What are the processes of ITIL?
Within each phase of the lifecycle there are several granular processes and subframeworks. Some of these more specific processes have been mentioned above but are further detailed below.
- Service Strategy
- Service Portfolio Management focuses on the portfolio of IT services that the department provides and whether these services align with the broader Service Strategy goals.
- Financial Management ensures that the portfolio of services provided is cost-effective and allows the IT services department to provide maximum support with minimal costs.
- Strategy Management assesses where IT services fit into the big picture regarding the overall market, and can include analyses of the market, user, or customer needs, and future plans for expansion.
- Demand Management compares customers’ demands against the services provided and attempts to balance or mitigate any differences between the two.
- Business Relationship Management establishes and maintains relationships with customers in order to understand their needs—both current and projected—to meet and predict them as best as possible.
- Service Design
- Service Level Management plans for service deployment targets and measures actual performance against those targets, which often include service level agreements (SLAs) for preset benchmarks and comparisons.
- Service Catalog Management ensures that there is an up-to-date, easily accessible catalog of all the services that are available to end users so that teams can perform required tasks.
- Capacity Management monitors system performance to make sure there is sufficient capacity to match the organization’s needs.
- Availability Management ensures that the services provided are always available to the customer with minimal downtime.
- IT Service Continuity Management examines the processes involved in enacting service delivery plans with the goal of ensuring that services are continually available or can recover following a serious IT risk or incident.
- Information Security Management works to protect systems, data, and the customers who access services through the use of firewalls, SIEM applications, or other security countermeasures.
- Supplier Management identifies and evaluates suppliers and supplier relationships to ensure that contracts are adhered to and support the organization’s goals overall.
- Design Coordination takes a bird’s-eye view of how the individual steps of the design phase work together, with the goal of improving efficiency and optimization.
- Service Transition
- Change Management endeavors to keep the portfolio of provided services scalable and reliable as the needs of the organization change or expand.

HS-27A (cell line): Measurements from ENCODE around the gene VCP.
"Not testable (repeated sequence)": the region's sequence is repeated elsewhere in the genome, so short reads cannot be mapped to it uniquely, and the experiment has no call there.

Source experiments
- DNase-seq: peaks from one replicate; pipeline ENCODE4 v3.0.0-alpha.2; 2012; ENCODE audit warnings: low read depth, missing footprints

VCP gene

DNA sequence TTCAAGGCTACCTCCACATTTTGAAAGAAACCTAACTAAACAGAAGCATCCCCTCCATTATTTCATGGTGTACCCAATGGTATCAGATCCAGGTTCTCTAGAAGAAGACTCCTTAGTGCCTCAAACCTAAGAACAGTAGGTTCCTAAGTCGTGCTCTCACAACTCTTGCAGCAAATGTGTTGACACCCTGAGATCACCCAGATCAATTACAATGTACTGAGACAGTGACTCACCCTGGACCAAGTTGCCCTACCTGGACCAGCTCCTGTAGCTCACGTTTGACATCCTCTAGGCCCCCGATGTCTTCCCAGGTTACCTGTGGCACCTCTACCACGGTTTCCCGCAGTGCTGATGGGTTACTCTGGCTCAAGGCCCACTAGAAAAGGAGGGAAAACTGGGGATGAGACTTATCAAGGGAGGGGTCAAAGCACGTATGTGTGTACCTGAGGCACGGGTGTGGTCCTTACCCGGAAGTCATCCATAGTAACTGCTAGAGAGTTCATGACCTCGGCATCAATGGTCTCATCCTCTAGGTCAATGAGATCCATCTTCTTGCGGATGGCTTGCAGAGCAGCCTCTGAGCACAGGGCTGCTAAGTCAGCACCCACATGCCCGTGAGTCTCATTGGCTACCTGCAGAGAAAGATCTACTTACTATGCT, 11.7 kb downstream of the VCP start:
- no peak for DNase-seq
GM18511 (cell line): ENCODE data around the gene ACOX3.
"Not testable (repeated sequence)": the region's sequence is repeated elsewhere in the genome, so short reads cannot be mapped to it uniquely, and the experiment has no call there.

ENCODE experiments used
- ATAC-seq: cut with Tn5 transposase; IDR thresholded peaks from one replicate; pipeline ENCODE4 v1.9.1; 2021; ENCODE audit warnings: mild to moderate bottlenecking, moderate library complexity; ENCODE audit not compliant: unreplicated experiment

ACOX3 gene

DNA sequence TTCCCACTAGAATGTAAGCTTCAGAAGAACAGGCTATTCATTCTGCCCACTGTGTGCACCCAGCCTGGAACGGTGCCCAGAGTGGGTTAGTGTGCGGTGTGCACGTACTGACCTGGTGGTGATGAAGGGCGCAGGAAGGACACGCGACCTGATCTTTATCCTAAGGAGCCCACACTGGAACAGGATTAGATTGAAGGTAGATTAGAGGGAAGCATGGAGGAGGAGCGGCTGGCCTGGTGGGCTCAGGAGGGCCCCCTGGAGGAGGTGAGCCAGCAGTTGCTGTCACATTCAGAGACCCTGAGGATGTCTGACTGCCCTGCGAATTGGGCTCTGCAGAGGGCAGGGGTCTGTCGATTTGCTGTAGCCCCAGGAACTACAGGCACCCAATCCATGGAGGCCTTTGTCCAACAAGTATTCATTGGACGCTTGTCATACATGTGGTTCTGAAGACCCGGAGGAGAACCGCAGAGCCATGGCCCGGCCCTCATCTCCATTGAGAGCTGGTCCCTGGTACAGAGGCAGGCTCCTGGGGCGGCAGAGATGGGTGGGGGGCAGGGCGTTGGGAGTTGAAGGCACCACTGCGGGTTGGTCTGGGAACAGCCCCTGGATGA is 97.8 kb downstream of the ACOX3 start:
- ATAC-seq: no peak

- Change Evaluation determines which of the proposed changes align with business needs, then prepares for and manages those changes.
- Release and Deployment Management delivers software deployments or changes with a minimal amount of disruption to active environments.
- Service Validation and Testing tests and measures the result of deployments and continues to make service changes as needed.
- Service Asset and Configuration Management manages the configuration of each service item’s attributes, which include its status, owner, activity history, and more.
- Knowledge Management collects and retains a bank of relevant knowledge that technicians and users can draw upon when attempting to resolve issues that arise.
- Service Operation
- Incident Management seeks to quickly restore systems to proper functionality in the event of incidents that may interrupt service—which can range from small events like a password reset to large events like a network failure.
- Problem Management seeks to prevent recurring problems by identifying the root cause of a given issue and resolving it.
- Event Management monitors service events and logs files to establish baselines and identify if and when action needs to be taken to ensure reliable service.
- Access Management restricts user privileges to various systems to prevent unauthorized access, which can cut down on hacking attempts and cyberattacks.
- Request Fulfillment facilitates all aspects of customers engaging with service desk requests, ranging from receiving a request to determining the priority of requests.
- Continual Service Improvement
- Process Evaluation regularly analyzes processes to look for ways to improve, streamline, or make them more efficient.
- Definition of CSI Initiatives uses analysis, review, and future planning to select new and ongoing Continual Service Improvements to implement.
- Monitoring CSI Initiatives tracks the progress of current Continual Service Improvement initiatives to ensure that goals are being met regarding the completion of each project and alignment with the organization’s needs.
What is the ITIL framework and processes?
The five stages of the ITIL service lifecycle represent a broad framework that provides IT departments and MSPs with guidelines for providing proper technological service to their organizations. This framework also helps ensure that IT departments and MSPs are in compliance of established service benchmarks.
The ITIL framework is also flexible to allow organizations to create service environments and processes tailored to its specific needs. The broader strokes that ITIL best practices are trying to provide essentially boil down to three key factors: managing change, incidents, and recurring problems. By keeping each of those three aspects in mind, MSPs will be able to provide proper services and support to help your customers meet their needs.